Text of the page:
Article Database

Search results: 16 article(s) found in topic: Misconduct - keyword: Disciplinary action

Sorted by checked relevancepublication date


Holiday dates refused, taking the time off anyway

An employee recently submitted a holiday request which you rejected for legitimate business reasons. However, she’s now informed you that she will be taking that time off anyway. What should you do now? More...


Driving off with your reputation

A complaint has been received from a member of the public - apparently, whilst she was out jogging, a man driving one of your vehicles sounded the horn at her which she found highly offensive. Should you treat this as misconduct? More...


Fighting after the staff party

Mix a large quantity of alcohol with a clash of personalities during a work party and it can spell trouble. Let’s suppose a fight breaks out between two employees after the event has finished. Does this justify disciplinary action? More...


Q&A - can we issue a verbal warning?


“Effing and blinding” in the workplace

A criminal court recently ruled that the “F-word” is “now so commonplace it can no longer be considered offensive”. But what happens if some employees are uncomfortable with it in a workplace setting. What should you do then? More...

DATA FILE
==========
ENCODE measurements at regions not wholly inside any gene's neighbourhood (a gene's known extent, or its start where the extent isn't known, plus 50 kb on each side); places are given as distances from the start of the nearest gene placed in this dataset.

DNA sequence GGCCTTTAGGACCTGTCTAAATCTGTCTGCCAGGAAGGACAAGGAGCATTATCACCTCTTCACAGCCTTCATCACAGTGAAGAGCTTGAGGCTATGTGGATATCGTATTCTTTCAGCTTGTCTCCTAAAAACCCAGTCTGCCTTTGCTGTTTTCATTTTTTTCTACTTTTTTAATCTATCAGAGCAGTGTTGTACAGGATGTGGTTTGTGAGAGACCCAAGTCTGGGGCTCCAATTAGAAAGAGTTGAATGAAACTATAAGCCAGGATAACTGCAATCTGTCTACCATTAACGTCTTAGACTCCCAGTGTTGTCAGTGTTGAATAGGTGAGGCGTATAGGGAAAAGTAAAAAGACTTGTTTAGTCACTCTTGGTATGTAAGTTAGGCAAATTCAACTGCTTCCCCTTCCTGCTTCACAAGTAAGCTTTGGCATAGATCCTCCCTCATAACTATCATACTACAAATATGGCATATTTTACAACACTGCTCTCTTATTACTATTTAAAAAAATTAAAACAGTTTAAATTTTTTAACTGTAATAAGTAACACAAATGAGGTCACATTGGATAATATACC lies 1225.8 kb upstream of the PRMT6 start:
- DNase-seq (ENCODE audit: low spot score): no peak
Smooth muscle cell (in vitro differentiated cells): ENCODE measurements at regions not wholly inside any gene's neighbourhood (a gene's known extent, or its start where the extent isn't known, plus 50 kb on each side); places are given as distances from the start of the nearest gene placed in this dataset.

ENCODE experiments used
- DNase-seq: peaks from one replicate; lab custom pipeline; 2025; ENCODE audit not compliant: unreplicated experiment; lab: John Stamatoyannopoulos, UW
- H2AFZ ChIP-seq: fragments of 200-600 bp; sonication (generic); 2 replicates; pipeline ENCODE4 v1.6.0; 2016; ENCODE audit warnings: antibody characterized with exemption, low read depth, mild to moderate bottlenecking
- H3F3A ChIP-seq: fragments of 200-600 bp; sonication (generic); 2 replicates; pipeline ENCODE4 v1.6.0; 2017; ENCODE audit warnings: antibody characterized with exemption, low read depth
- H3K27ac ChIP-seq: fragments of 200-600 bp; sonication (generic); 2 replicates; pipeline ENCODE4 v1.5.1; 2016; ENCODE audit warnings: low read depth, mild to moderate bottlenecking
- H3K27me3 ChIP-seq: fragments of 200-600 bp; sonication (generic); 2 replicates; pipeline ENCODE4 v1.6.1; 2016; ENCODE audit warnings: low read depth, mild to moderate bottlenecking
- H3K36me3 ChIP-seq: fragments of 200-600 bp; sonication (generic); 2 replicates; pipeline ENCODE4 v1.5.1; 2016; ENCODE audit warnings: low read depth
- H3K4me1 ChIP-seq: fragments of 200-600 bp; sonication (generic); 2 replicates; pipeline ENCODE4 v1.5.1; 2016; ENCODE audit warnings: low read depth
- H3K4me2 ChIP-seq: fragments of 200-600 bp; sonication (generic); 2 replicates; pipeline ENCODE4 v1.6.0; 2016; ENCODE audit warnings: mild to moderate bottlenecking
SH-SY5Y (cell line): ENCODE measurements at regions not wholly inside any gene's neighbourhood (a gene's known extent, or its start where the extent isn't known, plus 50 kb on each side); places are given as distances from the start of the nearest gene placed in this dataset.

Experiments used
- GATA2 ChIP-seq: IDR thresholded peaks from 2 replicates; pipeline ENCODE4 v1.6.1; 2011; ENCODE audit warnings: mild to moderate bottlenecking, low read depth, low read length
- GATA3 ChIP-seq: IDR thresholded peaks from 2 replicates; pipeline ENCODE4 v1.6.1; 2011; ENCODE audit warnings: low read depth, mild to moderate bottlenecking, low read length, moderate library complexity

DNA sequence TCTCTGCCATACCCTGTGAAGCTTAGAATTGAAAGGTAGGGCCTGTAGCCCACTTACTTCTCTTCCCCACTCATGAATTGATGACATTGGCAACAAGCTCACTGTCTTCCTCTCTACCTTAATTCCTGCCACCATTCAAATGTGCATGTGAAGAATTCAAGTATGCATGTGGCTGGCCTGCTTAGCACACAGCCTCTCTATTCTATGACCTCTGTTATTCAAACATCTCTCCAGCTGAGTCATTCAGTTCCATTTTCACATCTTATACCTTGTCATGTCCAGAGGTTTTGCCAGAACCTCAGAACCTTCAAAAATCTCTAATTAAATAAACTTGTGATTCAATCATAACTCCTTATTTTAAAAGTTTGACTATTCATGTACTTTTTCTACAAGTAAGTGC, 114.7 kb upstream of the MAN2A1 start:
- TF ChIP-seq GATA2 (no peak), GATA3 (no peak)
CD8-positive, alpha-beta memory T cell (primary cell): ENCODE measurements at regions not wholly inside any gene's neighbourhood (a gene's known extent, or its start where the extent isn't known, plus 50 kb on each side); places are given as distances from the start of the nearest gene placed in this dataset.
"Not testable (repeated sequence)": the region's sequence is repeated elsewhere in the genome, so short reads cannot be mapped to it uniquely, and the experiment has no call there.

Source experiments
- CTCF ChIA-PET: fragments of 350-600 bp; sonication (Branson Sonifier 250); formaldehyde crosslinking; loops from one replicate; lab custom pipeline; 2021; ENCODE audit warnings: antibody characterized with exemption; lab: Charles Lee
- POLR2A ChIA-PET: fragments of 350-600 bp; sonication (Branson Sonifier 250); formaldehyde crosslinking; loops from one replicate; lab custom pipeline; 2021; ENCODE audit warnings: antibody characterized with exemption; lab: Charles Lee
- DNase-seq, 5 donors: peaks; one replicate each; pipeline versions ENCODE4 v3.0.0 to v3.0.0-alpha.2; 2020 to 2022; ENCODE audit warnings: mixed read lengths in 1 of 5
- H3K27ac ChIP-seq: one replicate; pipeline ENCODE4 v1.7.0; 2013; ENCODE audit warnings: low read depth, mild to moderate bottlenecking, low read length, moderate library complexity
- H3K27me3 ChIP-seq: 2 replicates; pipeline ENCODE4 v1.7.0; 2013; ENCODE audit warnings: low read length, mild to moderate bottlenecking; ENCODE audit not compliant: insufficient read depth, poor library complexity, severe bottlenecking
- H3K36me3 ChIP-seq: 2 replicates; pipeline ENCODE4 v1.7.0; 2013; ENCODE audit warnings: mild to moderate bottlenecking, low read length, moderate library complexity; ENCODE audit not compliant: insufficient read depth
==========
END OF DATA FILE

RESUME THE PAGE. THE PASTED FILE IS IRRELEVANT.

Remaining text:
Is losing you a customer “gross misconduct”?

Suppose that an employee’s poor level of customer service has cost you a customer. Although it’s the first complaint you’ve received about them, could you dismiss for gross misconduct or might it invite a tribunal claim? More...


Illicit (workplace) encounters with management

Apparently, if the opportunity presented itself, one in five employees would have a personal relationship with their line manager. Although you can’t stop this, it’s still advisable to have a robust policy that sets out your rules. Why? More...


£845 theft costs employer £34,000

Where you discover that an employee has stolen from you, never take the law into your own hands. As one employer recently found out, doing so can be costly; he ended up having to pay out £34,000. So what’s the moral of the story? More...


Dismissal due to misconduct in a previous job

A dismissal usually involves an employee’s misconduct in their current job. But suppose an element of their work history came back to haunt them. Could this ever give you grounds to terminate their employment? More...


Embarrassing position for an unfair dismissal

A nurse who found herself in an embarrassing situation made light of it by cracking a joke. She was later dismissed for gross misconduct due to her “lewd comments”. The Court of Appeal has now ruled that her sacking was unfair. Why? More...
Last updated: 23.07.2019

More from Indicator - FL Memo Ltd